Reasonable Adjustments for Disabled Pupils
What does the Equality Act 2010 mean for schools and other education providers?
Is my child classed a disabled under this Act?
The definition of disability under this Act is ‘a physical or mental impairment that has a substantial and long-term adverse effect on the ability to carry out normal day-to-day activities.’
This definition means that the majority of children with Special Educational Needs (SEN) will also be considered to be disabled for the purposes of the Act.
Which schools does this apply to?
All schools and education institutions (maintained schools, maintained special schools, free schools, academies, further education colleges, independent schools, non-maintained special schools and so on) must comply with the Equality Act 2010. To find out more about the requirements of this Act, please see the links on this page
What is a reasonable adjustment and what does it mean for an education provider?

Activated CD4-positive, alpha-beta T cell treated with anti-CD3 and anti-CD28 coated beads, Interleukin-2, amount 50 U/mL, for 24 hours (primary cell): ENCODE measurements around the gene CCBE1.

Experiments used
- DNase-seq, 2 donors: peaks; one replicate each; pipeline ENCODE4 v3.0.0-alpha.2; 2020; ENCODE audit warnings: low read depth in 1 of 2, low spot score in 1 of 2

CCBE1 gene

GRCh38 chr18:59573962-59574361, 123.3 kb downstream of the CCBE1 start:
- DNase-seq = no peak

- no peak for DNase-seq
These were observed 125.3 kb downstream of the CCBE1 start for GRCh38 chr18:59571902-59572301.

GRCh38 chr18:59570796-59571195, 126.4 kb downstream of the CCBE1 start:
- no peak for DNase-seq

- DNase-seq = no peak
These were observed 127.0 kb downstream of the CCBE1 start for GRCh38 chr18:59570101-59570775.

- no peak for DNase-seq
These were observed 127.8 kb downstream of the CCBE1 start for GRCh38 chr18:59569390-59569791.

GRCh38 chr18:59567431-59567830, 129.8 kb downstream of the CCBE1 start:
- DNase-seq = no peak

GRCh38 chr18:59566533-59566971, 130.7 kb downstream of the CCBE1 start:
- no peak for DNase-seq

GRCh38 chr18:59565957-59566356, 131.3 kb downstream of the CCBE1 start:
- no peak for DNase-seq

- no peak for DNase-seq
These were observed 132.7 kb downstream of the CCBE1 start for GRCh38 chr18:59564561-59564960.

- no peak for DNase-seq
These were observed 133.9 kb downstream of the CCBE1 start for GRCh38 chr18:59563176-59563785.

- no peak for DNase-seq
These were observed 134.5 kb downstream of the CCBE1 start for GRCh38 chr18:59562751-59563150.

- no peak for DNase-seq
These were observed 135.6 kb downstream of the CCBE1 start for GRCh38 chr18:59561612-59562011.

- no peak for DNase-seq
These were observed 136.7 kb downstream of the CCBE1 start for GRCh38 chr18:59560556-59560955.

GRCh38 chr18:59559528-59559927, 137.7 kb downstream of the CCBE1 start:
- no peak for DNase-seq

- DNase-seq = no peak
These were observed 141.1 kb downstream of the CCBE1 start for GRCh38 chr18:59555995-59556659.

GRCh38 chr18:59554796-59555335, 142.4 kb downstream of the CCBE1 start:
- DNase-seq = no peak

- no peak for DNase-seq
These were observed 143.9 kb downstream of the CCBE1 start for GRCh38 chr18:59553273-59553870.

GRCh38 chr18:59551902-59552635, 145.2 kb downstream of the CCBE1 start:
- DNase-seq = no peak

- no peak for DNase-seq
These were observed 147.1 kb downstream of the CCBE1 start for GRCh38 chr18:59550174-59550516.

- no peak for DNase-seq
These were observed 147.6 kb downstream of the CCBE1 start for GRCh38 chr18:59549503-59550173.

One of the obligations in the Equality Act 2010 is referred to as the duty to provide ‘reasonable adjustments’ for protected groups. This includes disabled pupils in schools and colleges. It means that schools and colleges must we prepared to make changes and adaptations so that disabled pupils are not disadvantaged directly as a result of their disability.
The links on this page explain exactly what kinds of adjustments are reasonable and they include a number of useful case studies.
If you believe that your child has been the subject of discrimination in an education setting, then you have the right to appeal to the First Tier (SEND) Tribunal (see below)